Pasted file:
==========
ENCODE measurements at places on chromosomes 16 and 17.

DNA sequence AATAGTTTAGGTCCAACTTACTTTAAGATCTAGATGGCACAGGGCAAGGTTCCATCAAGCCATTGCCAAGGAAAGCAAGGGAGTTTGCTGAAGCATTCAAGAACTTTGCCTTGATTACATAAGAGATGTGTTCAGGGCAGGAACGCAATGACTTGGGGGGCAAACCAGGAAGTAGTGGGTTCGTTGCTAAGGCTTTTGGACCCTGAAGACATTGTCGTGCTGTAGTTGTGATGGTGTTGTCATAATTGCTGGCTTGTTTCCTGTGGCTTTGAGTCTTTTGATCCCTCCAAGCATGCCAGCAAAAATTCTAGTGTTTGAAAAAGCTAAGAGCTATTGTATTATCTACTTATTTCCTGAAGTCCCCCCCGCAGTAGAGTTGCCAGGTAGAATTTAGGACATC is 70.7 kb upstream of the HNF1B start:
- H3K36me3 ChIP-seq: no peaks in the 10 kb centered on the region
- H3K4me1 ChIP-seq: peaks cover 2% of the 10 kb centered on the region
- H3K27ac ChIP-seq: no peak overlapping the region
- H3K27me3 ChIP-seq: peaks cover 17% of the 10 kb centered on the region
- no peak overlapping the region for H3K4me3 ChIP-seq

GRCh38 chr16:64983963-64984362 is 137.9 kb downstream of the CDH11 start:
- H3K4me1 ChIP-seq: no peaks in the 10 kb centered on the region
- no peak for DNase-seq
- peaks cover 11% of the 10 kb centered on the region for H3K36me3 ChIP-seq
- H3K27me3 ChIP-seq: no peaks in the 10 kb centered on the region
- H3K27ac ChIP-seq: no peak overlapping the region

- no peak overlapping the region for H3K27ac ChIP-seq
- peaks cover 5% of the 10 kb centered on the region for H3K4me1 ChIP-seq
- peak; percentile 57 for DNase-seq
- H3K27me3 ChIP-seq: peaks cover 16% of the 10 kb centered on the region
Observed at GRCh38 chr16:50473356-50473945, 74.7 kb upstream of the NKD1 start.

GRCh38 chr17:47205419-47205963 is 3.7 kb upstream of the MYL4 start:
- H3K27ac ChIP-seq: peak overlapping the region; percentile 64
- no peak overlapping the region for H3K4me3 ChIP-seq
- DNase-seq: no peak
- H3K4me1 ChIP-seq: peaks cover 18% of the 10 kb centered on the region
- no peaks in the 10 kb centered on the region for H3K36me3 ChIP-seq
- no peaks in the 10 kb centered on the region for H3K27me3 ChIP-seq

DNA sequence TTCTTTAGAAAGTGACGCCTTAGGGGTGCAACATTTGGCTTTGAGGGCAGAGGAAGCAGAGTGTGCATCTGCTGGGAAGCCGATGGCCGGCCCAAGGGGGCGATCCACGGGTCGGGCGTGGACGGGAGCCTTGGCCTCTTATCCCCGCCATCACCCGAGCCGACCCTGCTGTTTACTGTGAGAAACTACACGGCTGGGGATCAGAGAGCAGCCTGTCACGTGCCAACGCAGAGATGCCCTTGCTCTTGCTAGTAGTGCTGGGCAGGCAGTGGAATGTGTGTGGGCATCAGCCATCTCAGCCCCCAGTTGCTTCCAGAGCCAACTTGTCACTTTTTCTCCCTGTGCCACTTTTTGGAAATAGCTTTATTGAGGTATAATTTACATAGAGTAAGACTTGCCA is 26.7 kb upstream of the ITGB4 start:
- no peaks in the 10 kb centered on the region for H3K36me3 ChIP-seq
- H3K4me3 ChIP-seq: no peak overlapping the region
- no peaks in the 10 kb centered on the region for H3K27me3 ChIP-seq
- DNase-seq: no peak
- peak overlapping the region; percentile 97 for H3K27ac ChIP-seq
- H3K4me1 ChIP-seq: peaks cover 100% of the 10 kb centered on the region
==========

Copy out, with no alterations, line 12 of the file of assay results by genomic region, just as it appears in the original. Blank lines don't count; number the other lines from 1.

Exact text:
- H3K27me3 ChIP-seq: no peaks in the 10 kb centered on the region